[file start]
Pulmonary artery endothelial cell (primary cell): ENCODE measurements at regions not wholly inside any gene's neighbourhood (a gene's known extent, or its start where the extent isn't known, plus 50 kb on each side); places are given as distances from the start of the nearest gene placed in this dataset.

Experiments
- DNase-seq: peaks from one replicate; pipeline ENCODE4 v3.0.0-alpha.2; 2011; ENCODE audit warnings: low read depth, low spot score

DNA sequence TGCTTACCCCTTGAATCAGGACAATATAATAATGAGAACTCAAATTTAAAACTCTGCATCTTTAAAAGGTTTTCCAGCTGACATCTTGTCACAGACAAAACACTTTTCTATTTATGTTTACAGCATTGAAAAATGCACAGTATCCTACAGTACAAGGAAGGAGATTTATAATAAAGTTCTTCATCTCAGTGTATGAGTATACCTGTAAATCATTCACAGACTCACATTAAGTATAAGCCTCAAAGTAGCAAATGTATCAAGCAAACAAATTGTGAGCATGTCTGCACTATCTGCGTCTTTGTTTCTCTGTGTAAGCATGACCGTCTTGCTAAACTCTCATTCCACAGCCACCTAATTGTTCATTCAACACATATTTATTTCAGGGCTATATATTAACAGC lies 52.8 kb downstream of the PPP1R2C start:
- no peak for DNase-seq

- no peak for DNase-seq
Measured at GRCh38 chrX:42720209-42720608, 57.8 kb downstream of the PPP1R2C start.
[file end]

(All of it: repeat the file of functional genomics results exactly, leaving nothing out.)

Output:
Pulmonary artery endothelial cell (primary cell): ENCODE measurements at regions not wholly inside any gene's neighbourhood (a gene's known extent, or its start where the extent isn't known, plus 50 kb on each side); places are given as distances from the start of the nearest gene placed in this dataset.

Experiments
- DNase-seq: peaks from one replicate; pipeline ENCODE4 v3.0.0-alpha.2; 2011; ENCODE audit warnings: low read depth, low spot score

DNA sequence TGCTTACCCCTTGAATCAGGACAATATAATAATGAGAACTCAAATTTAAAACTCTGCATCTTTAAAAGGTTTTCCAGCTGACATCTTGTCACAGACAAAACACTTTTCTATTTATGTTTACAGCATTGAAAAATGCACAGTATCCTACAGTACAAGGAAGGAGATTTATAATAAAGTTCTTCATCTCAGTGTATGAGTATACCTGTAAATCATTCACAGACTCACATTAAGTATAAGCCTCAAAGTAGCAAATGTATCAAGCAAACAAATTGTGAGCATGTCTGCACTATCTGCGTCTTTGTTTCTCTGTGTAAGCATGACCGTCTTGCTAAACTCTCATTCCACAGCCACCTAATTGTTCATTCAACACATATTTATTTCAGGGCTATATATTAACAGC lies 52.8 kb downstream of the PPP1R2C start:
- no peak for DNase-seq

- no peak for DNase-seq
Measured at GRCh38 chrX:42720209-42720608, 57.8 kb downstream of the PPP1R2C start.